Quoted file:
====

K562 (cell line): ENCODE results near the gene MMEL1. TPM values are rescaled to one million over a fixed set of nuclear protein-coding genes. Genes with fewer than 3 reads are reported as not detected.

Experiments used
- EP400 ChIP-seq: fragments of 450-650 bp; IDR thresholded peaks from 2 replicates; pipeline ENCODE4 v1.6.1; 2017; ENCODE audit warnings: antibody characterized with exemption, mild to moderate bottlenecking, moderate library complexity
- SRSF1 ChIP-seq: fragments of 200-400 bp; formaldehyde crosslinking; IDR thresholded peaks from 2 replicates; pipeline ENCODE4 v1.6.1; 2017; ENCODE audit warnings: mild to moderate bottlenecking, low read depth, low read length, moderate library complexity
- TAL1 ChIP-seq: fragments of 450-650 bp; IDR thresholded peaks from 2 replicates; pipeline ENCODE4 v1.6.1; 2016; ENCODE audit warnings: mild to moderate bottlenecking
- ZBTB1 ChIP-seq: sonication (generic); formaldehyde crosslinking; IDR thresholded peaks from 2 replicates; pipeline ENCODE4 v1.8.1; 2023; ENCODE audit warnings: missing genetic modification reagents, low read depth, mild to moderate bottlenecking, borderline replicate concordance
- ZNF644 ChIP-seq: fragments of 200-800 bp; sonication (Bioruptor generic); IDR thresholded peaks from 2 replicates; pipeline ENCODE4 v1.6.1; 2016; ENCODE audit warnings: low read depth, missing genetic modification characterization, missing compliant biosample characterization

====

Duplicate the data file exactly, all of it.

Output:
K562 (cell line): ENCODE results near the gene MMEL1. TPM values are rescaled to one million over a fixed set of nuclear protein-coding genes. Genes with fewer than 3 reads are reported as not detected.

Experiments used
- EP400 ChIP-seq: fragments of 450-650 bp; IDR thresholded peaks from 2 replicates; pipeline ENCODE4 v1.6.1; 2017; ENCODE audit warnings: antibody characterized with exemption, mild to moderate bottlenecking, moderate library complexity
- SRSF1 ChIP-seq: fragments of 200-400 bp; formaldehyde crosslinking; IDR thresholded peaks from 2 replicates; pipeline ENCODE4 v1.6.1; 2017; ENCODE audit warnings: mild to moderate bottlenecking, low read depth, low read length, moderate library complexity
- TAL1 ChIP-seq: fragments of 450-650 bp; IDR thresholded peaks from 2 replicates; pipeline ENCODE4 v1.6.1; 2016; ENCODE audit warnings: mild to moderate bottlenecking
- ZBTB1 ChIP-seq: sonication (generic); formaldehyde crosslinking; IDR thresholded peaks from 2 replicates; pipeline ENCODE4 v1.8.1; 2023; ENCODE audit warnings: missing genetic modification reagents, low read depth, mild to moderate bottlenecking, borderline replicate concordance
- ZNF644 ChIP-seq: fragments of 200-800 bp; sonication (Bioruptor generic); IDR thresholded peaks from 2 replicates; pipeline ENCODE4 v1.6.1; 2016; ENCODE audit warnings: low read depth, missing genetic modification characterization, missing compliant biosample characterization